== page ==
In response, Zietsman said, the company has sped up the research process and reduced costs by eliminating rats from its pre-clinical experimental models, focusing only on dog models at this time.

Indeed, improving speed is one way to help clamp down on costs, said Einhorn. “Time equals cash,” he added. “We need to keep in mind the levers we can pull if, for example, enrollment in our clinical trial takes longer than we think.”

At Halo Pharma, a privately owned firm that provides services and products to pharma companies, cost control is all about managing customer expectations, said Barry Lederman, CFO. Halo works with some pharma companies that are early in the development process and are not attuned to the reality of a cost-sensitive market. While these companies could turn out to be very profitable customers for Halo, he said, “it becomes a very challenging situation.”

Einhorn said CFOs who focus on cost controls will be in a better position when the investment market rebounds: “When that window opens back up, you want to be able to go through it.”

Melinda Ligos

“Rainmakers” Small Market Companies CFO Thinking Big Award


As Seen in CFO Studio Magazine Q3 2016 Issue


Innovators are men and women who make a difference in their chosen endeavors. Through their energy, leadership, identification of opportunities and risks, big thinking, unwavering dedication, and farsightedness, the 12 CFOs being honored this year are bettering 12 companies or tax-exempt organizations. Their bold actions have brought increased resources and/or respect to their employers. We asked each of the winners what they would say about CFOs as innovators. Several spoke about creating or carrying forward the company’s strategy. Others mentioned getting the most from their team. What these CFOs do every day is not unique, but it is highly successful because they have clear goals, leadership agility, and a plan for dealing with risk.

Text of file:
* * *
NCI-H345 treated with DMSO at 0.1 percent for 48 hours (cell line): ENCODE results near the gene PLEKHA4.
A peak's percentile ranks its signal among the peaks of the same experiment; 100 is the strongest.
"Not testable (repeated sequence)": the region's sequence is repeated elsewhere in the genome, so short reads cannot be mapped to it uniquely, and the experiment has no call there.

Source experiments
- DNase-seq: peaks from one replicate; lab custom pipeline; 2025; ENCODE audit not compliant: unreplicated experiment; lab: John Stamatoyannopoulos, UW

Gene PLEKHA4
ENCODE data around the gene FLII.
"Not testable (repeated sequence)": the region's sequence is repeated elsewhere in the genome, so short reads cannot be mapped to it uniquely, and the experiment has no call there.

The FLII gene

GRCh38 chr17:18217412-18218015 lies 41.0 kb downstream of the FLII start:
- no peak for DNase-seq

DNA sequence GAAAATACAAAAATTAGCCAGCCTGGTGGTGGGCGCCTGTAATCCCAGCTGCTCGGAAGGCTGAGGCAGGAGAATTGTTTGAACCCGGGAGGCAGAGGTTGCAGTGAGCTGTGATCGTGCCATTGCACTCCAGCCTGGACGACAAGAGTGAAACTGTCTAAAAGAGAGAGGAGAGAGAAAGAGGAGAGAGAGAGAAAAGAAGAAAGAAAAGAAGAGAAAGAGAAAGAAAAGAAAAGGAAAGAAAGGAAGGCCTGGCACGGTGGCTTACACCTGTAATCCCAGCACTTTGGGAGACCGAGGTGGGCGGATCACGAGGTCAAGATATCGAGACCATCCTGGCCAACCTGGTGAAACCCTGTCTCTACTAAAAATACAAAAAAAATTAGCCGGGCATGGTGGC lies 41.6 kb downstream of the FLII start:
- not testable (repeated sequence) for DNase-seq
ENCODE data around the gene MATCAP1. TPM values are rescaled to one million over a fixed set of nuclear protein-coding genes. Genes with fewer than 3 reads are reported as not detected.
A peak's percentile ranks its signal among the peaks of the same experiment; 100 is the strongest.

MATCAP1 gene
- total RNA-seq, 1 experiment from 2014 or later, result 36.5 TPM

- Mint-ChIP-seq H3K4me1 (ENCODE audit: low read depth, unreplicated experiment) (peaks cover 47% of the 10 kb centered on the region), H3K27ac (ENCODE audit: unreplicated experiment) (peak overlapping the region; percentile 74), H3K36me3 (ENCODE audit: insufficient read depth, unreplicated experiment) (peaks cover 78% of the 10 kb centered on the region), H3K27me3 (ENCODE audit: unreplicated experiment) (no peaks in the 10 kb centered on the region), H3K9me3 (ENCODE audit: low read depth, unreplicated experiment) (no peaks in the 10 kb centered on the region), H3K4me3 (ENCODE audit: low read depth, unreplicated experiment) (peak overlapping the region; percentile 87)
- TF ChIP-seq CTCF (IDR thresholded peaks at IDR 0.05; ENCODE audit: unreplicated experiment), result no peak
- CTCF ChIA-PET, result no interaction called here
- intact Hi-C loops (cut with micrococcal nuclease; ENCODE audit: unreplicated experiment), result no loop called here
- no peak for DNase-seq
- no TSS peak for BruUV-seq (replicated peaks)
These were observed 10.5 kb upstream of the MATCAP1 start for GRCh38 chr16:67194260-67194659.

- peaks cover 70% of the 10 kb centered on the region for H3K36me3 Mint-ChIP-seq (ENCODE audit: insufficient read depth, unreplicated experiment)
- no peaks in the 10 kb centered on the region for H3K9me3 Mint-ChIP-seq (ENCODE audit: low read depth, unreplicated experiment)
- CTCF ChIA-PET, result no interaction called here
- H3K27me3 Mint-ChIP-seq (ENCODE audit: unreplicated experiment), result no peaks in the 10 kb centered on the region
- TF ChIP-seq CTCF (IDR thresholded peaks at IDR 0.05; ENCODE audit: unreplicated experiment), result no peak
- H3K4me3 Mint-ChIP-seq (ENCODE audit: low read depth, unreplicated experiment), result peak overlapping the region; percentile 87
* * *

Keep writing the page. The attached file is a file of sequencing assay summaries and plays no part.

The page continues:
The CFO who has overcome the small company mind-set, has instilled a sophisticated management style into the company, and has inspired leadership, employees, and other partners to grow and succeed, despite limited resources and against larger and more formidable competitors.




“Innovation is often synonymous with risk-taking, which on the surface might seem counterintuitive for a CFO to embrace. But in a small-market company, you are constantly doing things for the first time. That elevates the risk profile, but we can’t let risk alone hold us back from exploring new growth opportunities. I believe what our team does well at Teligent is to plan well whenever possible, but, more importantly, we stay flexible. Our goal is to identify a problem or opportunity quickly, and then to resolve it and move forward. We constantly balance the needs of the organization with an estimate of both the risk and opportunity, and then we develop a reasonable, effective, and efficient solution. In order to be an innovative small-market CFO, you need to possess the vision to see the future, the ability to hire great people, and the insight to know, in order to be a great team captain, you have to be a great teammate.”


Andy Kaplan, Chief Financial Officer,

Brendon Scott, Vice President and Chief Financial Officer, Nat Sherman, Inc.